Tofana di Rozes.
At 3225m, the Tofana di Rozes dominates the view around the Falzarego Pass. The huge, steep and expansive south face catches the eye and draws the climber in. The 800m South Face route, a big mountaineering route was the first route up the south face in 1901. The route combines pitches of climbing on solid rock interspersed with long sections of loose rock scrambling.
More pure climbing routes on the obvious “pillar ribs” that slash up the south face's right side are fine objectives for climbers. These buttresses are numbered one through three (and maybe more?) from right to left. Buttress #1, The “South Arete”, goes up at ~5.7 and 14 pitches. Buttress #2, The “Pillar Rib” goes up at 5.9 and 18 pitches. Also on Buttress #2 is the big and relatively more difficult “Pilastro” route at 5.11- and 14 pitches.
From the quaint mountain town of Cortina d' Ampezzo, the trailhead for Tofana di Rozes takes only about 25 minutes to reach by car. Drive up the Falzarego Pass road to marker 113.8km and turn right onto the well-signed paved road for Rifugio Dibona. A couple of miles up the paved but potholed road the road turns to dirt at the fork in the road. Go left here towards Rifugio Dibona on the dirt road to the parking area at the Rif. Dibona. The dirt road is passable by passenger car just go easy in a few spots.
Hotels abound in Cortina d'Ampezza and it's a short drive up to the Rif. Dibona from Cortina. Renting a car for your trip is probably the best way to go allowing you early starts for the sure-to-be-crowded classics of the Falzarego Pass area. I suspect taxis and buses can be easily obtained but I don't know for sure.
The rifugio in the area, Rif. Dibona, offers a lower cost option of nightly lodging and is super close to the climbing. It also appears you can camp along the roads to the rifugios but I don't know what local ethics/regulations regarding camping are. However, as with many things in the mountains of Europe, it appears anything goes and you're not likely to get busted for anything. We saw many people camping in camper vans and tents.
The area is pretty high in altitude and obviously a great ski destination in winter so late spring, summer and fall are best. The routes on the south face of Tofana di Rozes are obviously sunny and warm and climbing in mid-summer can be hot but not bad. Afternoon storms can and do roll in as the valleys heat up during the day so starting early is a good idea.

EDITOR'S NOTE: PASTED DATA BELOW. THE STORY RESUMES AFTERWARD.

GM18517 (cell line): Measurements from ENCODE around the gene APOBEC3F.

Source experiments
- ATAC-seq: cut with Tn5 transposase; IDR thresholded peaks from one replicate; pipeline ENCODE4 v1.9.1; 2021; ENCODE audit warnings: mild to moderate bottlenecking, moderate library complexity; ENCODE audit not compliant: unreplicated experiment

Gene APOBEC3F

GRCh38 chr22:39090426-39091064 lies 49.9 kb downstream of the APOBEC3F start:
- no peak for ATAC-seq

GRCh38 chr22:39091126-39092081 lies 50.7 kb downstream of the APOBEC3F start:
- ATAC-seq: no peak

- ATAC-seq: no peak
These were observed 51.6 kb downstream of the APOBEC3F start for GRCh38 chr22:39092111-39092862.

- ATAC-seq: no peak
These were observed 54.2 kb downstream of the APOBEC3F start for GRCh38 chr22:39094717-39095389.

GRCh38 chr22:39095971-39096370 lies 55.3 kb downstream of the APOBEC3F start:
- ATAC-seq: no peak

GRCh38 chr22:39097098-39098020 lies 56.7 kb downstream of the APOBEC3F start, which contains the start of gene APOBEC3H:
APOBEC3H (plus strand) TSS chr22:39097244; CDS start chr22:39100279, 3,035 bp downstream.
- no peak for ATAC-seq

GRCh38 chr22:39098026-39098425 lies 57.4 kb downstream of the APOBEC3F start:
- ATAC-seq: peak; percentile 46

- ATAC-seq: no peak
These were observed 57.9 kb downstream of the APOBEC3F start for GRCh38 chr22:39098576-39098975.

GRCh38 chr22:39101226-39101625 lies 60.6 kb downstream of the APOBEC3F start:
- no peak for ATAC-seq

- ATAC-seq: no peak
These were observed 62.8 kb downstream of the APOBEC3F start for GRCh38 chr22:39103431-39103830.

The English-translated version of the book “Classic Dolomite Climbs” by Anette Kohler and Norbert Memmel (ISBN 0-89886-693-6) published by The Mountaineers of Seattle, WA, covers the classic multipitch routes of the Tofana di Rozes' south face. I know there are others, perhaps try Chessler Books online.
Weather station 15.8 miles from here
4 Total Routes
['4 Stars',2],['3 Stars',1],['2 Stars',1],['1 Star',0],['Bomb',0]
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Mountain Project's determination of some of the classic, most popular, highest rated routes for Tofana di Rozes:
Featured Route For Tofana di Rozes
South Face Buttress 1, a.k.a. “South Arete” 5.7+ 5a 15 V+ 13 MVS 4b
: ... : Tofana di Rozes
While it's the smallest buttress of the classic buttresses on the south face, the South Arete is a striking arete offering great climbing and fantastic position. It's a perfect warm-up and gauge for the other, bigger routes on the south face. Many of the belays are on nice ledges and while much of the climbing isn't directly on the arete, it still has an exhilarating, airy and exposed feeling it to. Because of the length of the route, it's difficult to describe in detail the pitch-by-pitch ac...[more] Browse More Classics in International
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Tofana di Rozes from the distance (View from the t...
The main, classic south face buttresses can be see...
South Face Pillars, Tofana di Rozes